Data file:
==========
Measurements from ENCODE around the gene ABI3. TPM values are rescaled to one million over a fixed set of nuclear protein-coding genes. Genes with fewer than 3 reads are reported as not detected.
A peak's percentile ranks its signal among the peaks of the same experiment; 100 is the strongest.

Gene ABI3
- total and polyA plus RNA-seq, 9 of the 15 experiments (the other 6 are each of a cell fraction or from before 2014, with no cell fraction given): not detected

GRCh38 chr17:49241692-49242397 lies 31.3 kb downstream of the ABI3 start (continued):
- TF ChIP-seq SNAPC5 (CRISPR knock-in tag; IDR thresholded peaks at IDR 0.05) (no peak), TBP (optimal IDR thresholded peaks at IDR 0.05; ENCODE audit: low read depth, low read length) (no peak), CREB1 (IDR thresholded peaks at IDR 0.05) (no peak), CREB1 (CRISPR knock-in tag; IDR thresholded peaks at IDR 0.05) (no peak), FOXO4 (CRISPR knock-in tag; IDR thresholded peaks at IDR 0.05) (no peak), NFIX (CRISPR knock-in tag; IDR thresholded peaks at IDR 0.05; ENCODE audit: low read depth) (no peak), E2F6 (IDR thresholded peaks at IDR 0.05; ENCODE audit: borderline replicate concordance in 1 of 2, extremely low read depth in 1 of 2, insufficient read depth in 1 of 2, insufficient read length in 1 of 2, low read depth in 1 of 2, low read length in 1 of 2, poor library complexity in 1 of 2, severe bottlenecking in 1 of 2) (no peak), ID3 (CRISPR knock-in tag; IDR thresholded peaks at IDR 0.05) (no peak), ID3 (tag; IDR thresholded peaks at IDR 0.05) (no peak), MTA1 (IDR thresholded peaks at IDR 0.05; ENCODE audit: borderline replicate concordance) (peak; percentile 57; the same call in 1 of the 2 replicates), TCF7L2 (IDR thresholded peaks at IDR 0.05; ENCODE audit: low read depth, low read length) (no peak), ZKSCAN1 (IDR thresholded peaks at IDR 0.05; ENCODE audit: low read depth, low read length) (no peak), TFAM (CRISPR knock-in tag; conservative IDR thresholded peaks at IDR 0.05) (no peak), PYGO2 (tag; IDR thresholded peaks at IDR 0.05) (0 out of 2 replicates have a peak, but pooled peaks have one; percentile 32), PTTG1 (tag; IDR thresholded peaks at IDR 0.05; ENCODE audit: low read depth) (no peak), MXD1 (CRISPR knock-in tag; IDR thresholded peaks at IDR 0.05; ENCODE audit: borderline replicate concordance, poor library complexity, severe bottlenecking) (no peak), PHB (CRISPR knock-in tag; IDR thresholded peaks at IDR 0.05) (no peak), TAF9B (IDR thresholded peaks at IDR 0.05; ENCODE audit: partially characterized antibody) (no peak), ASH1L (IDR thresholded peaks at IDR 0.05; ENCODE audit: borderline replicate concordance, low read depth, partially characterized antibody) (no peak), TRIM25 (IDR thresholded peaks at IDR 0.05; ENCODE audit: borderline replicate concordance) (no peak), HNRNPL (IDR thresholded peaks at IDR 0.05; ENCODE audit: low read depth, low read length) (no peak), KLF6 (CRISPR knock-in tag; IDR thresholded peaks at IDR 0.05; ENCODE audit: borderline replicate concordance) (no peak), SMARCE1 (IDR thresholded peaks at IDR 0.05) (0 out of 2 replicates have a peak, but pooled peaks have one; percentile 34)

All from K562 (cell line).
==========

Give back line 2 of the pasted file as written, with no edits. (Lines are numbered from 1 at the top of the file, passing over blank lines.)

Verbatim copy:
A peak's percentile ranks its signal among the peaks of the same experiment; 100 is the strongest.